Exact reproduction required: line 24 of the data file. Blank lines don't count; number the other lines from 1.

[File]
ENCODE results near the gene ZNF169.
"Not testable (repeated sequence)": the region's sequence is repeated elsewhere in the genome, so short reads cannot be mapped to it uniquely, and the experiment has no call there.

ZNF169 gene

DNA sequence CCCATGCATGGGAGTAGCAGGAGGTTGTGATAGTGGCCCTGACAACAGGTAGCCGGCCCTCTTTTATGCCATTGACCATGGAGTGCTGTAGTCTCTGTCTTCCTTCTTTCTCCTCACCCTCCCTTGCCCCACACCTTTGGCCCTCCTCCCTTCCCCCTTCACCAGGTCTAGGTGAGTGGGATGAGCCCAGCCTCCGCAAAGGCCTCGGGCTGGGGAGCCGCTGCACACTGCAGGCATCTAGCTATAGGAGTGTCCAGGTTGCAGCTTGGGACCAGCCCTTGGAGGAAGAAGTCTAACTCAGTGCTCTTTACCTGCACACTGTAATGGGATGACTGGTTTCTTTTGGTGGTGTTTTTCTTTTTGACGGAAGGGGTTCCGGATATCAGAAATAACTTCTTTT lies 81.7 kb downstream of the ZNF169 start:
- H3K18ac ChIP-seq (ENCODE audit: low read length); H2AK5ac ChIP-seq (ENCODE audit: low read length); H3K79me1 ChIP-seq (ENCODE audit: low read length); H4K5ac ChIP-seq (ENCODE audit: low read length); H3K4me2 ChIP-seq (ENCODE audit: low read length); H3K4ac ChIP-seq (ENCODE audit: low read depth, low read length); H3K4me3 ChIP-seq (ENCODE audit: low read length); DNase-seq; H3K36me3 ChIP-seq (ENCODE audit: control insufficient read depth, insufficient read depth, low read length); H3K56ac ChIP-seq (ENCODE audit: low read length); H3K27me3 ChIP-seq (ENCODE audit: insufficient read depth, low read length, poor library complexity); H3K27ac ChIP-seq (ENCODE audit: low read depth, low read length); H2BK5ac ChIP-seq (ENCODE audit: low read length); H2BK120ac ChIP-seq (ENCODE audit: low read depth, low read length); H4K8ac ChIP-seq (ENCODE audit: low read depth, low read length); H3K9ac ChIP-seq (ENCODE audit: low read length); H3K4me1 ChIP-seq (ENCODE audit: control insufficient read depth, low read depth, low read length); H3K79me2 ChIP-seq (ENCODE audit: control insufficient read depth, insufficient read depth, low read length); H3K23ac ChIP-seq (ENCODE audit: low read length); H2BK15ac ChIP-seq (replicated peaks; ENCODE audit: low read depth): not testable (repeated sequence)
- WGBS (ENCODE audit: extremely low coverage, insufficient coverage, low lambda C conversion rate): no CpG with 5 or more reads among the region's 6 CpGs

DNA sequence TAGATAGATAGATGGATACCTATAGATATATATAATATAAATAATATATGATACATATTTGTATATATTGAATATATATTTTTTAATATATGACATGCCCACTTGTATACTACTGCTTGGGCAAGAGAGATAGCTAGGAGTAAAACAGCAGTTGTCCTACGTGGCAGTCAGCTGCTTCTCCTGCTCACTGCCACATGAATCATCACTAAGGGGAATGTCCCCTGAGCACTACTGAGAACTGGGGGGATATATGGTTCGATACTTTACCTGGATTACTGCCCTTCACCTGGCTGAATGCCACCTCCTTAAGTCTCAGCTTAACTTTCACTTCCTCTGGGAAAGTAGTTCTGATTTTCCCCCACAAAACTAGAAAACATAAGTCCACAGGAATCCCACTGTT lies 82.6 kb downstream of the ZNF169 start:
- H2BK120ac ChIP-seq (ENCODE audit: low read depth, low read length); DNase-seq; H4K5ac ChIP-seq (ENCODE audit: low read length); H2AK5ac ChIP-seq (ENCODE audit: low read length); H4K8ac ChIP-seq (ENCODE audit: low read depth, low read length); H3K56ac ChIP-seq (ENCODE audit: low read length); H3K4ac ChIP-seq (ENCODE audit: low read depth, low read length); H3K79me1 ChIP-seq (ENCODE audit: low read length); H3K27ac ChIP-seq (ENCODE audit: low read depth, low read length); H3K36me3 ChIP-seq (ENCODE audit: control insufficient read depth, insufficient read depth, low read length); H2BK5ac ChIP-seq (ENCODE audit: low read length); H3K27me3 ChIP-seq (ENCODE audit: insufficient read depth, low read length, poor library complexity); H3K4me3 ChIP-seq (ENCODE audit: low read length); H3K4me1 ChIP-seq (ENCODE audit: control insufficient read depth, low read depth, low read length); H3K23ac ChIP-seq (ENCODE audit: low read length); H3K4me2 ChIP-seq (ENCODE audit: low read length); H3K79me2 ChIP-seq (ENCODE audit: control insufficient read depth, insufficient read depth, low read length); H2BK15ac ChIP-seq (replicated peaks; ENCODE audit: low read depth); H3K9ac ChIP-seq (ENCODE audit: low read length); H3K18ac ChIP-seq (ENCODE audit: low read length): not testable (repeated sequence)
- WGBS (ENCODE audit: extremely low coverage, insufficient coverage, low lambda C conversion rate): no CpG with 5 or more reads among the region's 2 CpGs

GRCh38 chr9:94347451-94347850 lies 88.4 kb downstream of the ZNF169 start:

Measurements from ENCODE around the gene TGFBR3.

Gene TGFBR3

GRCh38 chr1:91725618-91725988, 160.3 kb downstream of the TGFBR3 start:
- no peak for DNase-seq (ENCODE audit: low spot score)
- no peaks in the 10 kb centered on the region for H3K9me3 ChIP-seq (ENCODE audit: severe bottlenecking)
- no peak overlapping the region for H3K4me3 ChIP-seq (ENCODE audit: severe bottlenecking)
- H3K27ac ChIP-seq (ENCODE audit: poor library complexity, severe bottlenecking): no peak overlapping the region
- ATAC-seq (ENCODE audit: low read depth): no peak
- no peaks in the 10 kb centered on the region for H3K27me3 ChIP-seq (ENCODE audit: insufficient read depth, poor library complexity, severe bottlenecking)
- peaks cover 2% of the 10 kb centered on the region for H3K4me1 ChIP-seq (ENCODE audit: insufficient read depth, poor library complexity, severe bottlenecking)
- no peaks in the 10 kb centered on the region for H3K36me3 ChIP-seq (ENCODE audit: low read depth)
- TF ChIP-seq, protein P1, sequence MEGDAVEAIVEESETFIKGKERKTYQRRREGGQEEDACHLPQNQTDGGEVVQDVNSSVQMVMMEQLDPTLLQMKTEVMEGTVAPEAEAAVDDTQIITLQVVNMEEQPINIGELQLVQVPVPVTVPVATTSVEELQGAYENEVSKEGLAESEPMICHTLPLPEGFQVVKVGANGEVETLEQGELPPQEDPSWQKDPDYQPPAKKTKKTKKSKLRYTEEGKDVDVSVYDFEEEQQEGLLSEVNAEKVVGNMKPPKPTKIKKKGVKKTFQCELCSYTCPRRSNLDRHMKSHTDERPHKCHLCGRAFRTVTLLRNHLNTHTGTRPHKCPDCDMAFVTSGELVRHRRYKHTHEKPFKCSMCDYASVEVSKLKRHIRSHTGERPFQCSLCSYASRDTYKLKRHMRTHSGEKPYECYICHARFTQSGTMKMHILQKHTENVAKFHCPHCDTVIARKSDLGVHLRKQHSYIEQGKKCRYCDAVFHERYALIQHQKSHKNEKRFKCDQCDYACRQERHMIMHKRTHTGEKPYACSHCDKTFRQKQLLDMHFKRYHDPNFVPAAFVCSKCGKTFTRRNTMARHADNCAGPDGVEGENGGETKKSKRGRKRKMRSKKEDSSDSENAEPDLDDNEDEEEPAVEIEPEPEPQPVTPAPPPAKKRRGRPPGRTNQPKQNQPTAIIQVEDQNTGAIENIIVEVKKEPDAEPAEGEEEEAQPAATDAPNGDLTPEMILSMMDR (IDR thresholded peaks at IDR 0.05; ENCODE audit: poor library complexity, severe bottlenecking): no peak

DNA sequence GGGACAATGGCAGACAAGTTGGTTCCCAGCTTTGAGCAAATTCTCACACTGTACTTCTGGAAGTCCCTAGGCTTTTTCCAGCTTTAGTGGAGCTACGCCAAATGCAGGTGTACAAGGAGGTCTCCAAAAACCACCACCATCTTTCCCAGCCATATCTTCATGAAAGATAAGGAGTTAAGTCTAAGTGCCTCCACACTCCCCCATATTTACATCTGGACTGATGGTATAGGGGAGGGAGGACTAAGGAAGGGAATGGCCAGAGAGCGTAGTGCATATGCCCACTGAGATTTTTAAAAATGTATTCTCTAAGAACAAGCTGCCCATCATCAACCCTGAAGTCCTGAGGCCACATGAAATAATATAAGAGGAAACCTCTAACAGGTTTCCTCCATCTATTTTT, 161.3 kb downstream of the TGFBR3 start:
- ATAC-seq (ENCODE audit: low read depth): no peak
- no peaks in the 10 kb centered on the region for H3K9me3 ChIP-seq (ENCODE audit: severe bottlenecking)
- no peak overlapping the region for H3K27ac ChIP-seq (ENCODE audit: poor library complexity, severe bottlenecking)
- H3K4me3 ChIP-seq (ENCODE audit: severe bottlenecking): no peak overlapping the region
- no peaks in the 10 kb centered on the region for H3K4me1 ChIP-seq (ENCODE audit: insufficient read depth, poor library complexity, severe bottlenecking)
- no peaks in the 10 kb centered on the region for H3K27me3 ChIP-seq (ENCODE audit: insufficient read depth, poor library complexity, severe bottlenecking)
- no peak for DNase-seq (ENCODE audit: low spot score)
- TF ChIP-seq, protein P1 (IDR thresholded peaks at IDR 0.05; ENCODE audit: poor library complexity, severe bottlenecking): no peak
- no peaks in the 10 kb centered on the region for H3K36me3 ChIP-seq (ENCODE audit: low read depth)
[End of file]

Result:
- ATAC-seq (ENCODE audit: low read depth): no peak